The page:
Ofqual warned grades system would not win public support


Protest meeting over grades

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England’s exams regulator, Ofqual, says it warned the government of the risk of widespread dissatisfaction with its emergency grading system.

Chairman Roger Taylor told MPs there were good reasons to attempt it, including fairness between schools and continuity from year to year.

But he said other options could have been used, such as delaying exams or using school-issued certificates.

Many A-levels were downgraded after schools’ estimates were standardised.

After problems emerged with this moderation process, A-level and GCSE grades were withdrawn in a last-minute U-turn, causing chaos in university and college admissions and confusion for students.

Instead results were based on estimates submitted by schools – and Ofqual’s chief regulator, Sally Collier, resigned.

‘Valid mock?’

Mr Taylor, who was giving evidence to the Commons Education Select Committee, defended Ofqual’s approach, saying it was trying to carry out ministerial guidelines.

He argued that using a standardised model was advantageous to disadvantaged pupils on the whole.

The Ofqual chairman told MPs that he and other officials repeatedly stressed that the Department for Education were warned repeatedly of risks in the system.

Julie Swann, Ofqual’s executive director for general qualifications, said a paper on May 1 “highlighted the risk of widespread dissatisfaction” with the grades to be awarded from students, schools and colleges.

Mr Taylor, also revealed Ofqual guidance on using “valid mock” exam results to widen the appeals process, was removed from the Ofqual website after an intervention from England’s education secretary.

Mr Williamson had decided to allow what he described as “valid mocks” to be used in appeals, after a standardisation process – using a now discredited algorithm that had lowered around 40% of A-levels from the grades submitted by teachers.

Mr Taylor said Mr Williamson telephoned the chief regulator, Sally Collier, late on a Saturday night, August 15, after Ofqual published new appeals guidance, saying it was not consistent with the education secretary’s policy.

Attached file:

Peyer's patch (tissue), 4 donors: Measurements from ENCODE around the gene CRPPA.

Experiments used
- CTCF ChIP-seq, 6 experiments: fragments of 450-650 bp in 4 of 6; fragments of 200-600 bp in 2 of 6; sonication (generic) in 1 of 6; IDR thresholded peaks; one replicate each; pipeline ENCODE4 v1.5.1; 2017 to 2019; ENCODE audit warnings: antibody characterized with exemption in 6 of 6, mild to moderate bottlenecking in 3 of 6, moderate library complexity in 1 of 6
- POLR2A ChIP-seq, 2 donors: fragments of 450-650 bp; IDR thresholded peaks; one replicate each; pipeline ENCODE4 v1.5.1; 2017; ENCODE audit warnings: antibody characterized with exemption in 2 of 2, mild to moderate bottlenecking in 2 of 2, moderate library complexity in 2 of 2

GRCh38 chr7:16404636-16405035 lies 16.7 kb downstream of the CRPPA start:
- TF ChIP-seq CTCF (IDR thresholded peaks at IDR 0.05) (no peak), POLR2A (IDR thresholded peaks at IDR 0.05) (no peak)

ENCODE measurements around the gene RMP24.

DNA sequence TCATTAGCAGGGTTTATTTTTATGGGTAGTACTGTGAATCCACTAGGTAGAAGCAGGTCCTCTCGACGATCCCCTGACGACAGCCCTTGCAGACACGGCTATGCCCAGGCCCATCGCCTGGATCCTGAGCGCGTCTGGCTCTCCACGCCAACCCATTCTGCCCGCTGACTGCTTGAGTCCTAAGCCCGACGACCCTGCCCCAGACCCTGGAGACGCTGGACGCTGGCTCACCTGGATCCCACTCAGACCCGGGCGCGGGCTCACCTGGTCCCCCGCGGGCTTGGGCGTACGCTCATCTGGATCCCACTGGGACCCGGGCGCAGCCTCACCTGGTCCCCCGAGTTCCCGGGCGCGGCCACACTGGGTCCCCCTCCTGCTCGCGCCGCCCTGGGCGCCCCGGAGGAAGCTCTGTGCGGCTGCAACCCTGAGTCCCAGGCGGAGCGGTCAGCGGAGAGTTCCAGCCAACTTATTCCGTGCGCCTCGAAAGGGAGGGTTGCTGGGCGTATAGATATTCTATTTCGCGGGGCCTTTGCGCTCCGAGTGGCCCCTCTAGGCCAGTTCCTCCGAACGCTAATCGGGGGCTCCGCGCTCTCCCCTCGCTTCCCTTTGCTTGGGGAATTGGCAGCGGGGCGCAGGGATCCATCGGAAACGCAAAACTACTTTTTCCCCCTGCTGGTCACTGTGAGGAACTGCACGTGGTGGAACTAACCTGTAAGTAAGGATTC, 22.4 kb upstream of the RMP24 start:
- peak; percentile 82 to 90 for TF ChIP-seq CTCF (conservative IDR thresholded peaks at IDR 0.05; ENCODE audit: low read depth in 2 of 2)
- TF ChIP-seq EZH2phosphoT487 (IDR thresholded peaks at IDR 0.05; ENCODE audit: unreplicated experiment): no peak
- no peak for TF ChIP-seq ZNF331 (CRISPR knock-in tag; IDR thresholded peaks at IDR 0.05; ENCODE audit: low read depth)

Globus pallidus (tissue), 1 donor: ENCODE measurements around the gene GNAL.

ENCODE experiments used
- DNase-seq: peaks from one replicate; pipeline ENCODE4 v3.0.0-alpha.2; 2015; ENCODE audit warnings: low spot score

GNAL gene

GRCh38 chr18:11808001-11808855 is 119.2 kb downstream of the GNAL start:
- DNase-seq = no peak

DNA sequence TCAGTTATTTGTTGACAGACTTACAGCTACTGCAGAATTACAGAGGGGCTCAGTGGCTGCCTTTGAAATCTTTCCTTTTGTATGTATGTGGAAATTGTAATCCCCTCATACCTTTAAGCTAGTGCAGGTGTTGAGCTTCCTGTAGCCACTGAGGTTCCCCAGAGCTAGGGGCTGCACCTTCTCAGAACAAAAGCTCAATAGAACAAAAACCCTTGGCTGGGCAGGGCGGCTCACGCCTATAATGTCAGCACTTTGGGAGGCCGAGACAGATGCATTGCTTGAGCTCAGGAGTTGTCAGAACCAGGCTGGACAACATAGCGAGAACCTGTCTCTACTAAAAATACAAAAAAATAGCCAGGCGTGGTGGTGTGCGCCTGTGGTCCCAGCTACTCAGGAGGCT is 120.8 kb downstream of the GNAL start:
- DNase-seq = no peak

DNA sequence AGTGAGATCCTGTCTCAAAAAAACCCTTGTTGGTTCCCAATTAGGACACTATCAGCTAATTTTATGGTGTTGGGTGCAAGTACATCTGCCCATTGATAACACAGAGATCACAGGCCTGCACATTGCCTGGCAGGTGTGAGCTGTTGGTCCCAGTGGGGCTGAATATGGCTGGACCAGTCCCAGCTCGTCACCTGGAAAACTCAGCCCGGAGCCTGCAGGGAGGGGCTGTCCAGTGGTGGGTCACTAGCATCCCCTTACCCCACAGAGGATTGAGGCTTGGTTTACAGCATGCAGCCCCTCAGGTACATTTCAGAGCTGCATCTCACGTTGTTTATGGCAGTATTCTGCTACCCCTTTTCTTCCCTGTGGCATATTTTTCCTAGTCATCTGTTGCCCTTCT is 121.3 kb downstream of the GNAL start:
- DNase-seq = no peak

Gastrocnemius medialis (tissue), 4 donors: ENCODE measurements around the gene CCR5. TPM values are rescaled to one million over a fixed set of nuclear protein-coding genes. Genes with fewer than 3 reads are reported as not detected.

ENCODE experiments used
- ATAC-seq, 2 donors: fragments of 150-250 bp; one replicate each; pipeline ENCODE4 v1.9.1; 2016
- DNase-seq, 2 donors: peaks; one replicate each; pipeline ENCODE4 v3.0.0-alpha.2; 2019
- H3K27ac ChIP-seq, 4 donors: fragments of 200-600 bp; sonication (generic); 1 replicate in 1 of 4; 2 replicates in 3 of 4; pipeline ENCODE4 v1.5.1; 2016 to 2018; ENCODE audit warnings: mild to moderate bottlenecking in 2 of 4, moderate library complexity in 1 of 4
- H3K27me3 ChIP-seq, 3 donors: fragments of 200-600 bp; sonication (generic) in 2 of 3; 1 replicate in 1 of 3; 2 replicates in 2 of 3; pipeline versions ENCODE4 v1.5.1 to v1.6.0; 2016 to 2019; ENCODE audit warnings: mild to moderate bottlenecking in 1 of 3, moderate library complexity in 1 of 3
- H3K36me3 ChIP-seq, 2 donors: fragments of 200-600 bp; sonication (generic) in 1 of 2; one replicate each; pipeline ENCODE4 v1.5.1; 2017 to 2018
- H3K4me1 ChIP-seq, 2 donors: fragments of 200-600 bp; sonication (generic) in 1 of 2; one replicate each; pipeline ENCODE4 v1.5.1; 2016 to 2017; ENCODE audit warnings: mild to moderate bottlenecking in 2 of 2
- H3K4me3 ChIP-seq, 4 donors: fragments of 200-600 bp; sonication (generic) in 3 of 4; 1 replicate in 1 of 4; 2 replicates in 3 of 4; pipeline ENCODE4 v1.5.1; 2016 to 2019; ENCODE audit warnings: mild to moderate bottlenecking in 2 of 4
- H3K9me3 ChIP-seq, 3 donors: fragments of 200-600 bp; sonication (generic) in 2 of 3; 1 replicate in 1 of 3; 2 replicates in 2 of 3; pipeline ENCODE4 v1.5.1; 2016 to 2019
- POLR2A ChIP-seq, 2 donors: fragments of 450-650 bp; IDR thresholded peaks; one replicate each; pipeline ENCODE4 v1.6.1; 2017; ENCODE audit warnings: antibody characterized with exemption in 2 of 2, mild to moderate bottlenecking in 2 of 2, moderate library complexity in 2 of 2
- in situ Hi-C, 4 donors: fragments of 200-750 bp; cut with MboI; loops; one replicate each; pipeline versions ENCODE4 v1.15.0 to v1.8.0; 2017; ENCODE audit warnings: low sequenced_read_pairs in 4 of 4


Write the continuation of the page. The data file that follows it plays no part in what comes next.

Ofqual had been trying to formulate a way for such appeals to work, while meeting its statutory duty to ensure exams were fair.

Mr Taylor said the board then met in emergency session to try to find a way through a situation which was rapidly “spinning out of control”.

“We advised the Secretary of State at this point that we could not be confident that this could be delivered within the statutory duties of Ofqual to ensure that valid and trustworthy grades were being issued.”

‘Exams U-turn’

Discussions followed throughout Sunday, in which it became clear that a move to “centre assessed grades”, which had been submitted by schools and colleges, was all but inevitable.

Mr Williamson went on to announce that results would use these centre assessed grades in a major U-turn.

The Ofqual chairman told MPs they had been consulted by the Department for Education on the implications of cancelling exams back in March.

At this point, Ofqual said there were four options:

  • to delay exams until the virus crisis passed
  • conduct socially distanced exams
  • use some form of teacher and school-assessed certificates
  • or to combine school-based assessments with the standardisation model that was eventually used.

Mr Taylor said Mr Williamson made the announcement that exams were being cancelled without coming back to Ofqual.

The committee heard Ofqual had been concerned that many students would be upset with their grades, as they had not sat any examination and the regulator thought it would be very difficult to win public support for the replacements.

‘Mutant algorithm?’

On the algorithm used for grades, this was developed by Ofqual working with technical experts from the exam boards/

When asked when it “mutated” by committee member Ian Mearns, in reference to prime ministers Boris Johnson’s description of it to students last week, Ms Swan said it had not.

Mr Taylor insisted standardisation via the algorithm was fairer to candidates from disadvantaged backgrounds, and his officials said its accuracy had been shown to be 90% in testing.

He added: “Once the decision has been taken to cancel exams, it’s very difficult to find a solution.”



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